I was invited by Father Patrick Hipwell to make a parish visit to the Church of the Nativity of Our Lord on Sunday, Oct. 16 and to address the issue of the new Roman Missal. This homily was videotaped and will be used as part of a parish catechesis in preparation for the new missal’s introduction on the First Sunday of Advent. As I delivered the instruction, I thought it might be helpful to others as well. So, I share it here with that hope in mind:
In St. Paul’s letter to the Thessalonians, the great preacher to the Gentiles tells his readers, “We give thanks to God always for you.” The offering of thanksgiving is one of the foundational activities of the Christian believer. We are all called to offer thanks to God for the many blessings he has bestowed upon our life. The greatest of these gifts is the gift of faith, that profound mercy by which we come to know the true and living God and Jesus Christ whom he has sent.
As Catholics, we offer this thanksgiving most fully and fittingly in the Holy Eucharist, when we gather around the altar to break bread and to offer to God a sacrifice of praise. Indeed, as many of you know, the Greek word from which we receive the word “Eucharist,” “Eucharistia,” is the word for thanks.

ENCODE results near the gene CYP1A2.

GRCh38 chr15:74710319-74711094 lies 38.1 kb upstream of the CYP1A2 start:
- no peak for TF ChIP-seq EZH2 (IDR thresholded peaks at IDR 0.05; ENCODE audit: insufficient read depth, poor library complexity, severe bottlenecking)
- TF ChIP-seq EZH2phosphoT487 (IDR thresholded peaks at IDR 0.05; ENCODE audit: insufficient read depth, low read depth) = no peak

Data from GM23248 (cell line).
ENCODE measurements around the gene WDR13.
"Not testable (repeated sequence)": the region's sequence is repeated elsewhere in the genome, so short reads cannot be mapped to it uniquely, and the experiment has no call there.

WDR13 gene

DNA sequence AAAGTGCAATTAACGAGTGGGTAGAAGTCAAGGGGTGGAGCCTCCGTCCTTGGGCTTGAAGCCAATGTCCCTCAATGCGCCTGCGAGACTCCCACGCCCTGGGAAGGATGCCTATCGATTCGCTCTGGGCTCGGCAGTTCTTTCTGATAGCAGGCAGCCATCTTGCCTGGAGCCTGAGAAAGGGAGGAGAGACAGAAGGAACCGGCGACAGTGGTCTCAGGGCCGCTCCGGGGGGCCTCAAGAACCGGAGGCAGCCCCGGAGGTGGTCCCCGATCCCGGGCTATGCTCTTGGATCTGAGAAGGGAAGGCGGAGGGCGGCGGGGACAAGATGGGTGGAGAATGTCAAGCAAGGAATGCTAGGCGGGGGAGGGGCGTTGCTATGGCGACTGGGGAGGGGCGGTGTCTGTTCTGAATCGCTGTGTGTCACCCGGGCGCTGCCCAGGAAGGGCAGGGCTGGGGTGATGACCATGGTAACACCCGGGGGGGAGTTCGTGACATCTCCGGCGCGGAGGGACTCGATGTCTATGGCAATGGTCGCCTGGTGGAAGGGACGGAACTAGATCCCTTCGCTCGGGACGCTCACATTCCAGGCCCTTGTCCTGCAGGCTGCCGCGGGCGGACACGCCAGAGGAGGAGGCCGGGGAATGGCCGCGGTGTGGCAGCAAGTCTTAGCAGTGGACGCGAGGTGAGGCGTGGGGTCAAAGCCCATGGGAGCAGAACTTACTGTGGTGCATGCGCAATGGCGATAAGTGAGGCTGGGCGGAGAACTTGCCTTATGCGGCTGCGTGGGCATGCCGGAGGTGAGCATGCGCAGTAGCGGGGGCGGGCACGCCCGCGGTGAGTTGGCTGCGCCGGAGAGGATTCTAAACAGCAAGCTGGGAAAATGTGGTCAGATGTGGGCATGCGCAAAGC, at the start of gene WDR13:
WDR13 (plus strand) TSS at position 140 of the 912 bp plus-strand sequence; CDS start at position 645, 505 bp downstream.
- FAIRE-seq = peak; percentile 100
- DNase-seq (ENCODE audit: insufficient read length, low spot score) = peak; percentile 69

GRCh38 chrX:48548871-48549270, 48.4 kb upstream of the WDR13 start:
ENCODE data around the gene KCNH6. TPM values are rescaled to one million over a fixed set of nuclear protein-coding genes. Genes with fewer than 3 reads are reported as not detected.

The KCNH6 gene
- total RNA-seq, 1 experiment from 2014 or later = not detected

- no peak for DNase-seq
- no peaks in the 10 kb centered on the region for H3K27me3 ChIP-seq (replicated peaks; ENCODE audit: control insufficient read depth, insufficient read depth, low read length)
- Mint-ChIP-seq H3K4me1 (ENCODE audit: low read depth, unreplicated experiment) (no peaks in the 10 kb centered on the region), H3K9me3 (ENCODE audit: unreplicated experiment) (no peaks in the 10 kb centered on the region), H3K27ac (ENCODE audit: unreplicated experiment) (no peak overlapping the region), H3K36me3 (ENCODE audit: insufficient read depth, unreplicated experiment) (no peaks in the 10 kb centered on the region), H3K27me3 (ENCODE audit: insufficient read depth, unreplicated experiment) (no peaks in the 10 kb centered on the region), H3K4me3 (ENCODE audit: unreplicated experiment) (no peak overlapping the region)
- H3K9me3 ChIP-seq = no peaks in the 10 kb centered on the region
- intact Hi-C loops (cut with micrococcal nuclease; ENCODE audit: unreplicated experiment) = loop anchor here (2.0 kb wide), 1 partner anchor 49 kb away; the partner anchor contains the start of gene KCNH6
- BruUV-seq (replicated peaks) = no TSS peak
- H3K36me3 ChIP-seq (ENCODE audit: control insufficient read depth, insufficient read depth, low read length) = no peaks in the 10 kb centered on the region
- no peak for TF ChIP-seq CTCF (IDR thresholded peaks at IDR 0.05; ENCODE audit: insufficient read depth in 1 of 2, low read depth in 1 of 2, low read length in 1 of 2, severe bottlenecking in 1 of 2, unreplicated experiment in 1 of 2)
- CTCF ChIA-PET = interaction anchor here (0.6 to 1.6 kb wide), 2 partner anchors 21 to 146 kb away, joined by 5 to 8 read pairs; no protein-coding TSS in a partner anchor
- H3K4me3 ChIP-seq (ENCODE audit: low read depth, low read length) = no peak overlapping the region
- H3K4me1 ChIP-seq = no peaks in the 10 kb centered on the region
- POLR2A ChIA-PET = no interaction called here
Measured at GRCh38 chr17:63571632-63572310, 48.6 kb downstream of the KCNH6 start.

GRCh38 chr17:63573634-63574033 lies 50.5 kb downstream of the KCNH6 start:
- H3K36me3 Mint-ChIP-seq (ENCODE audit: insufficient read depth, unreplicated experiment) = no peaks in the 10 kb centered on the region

But our way of offering thanks to God is not by simply saying the words, “thank you” to the Almighty. Rather, we offer to God our hearts. This is the sacrifice acceptable to God — a heart full of love. In the Mass, when the celebrant invites “Lift up your hearts,” our response must be resolute and enthusiastic — “We lift them up to the Lord!”
For nearly 40 years, most Roman Catholics have been offering this prayer of thanksgiving using what is called the “vernacular,” or our mother tongue. In our case, this has been English. One of the truly powerful fruits of the Second Vatican Council was the allowance for the use of the vernacular in the liturgy.
The purpose of this pastoral decision was the call of the council for an ever greater participation of all the faithful in the mysteries of the Mass. The church knows that the Mass is the pinnacle of her activity here on earth. Indeed, it is a participation in the worship of heaven, that homeland to which we are all called. To be attentive to the prayers of the Mass, making them our own while we offer our lives in union with Christ’s one sacrifice, is to grow in the true Christian spirit.
The Mass is the source of our identity, our strength and our purpose as Catholics.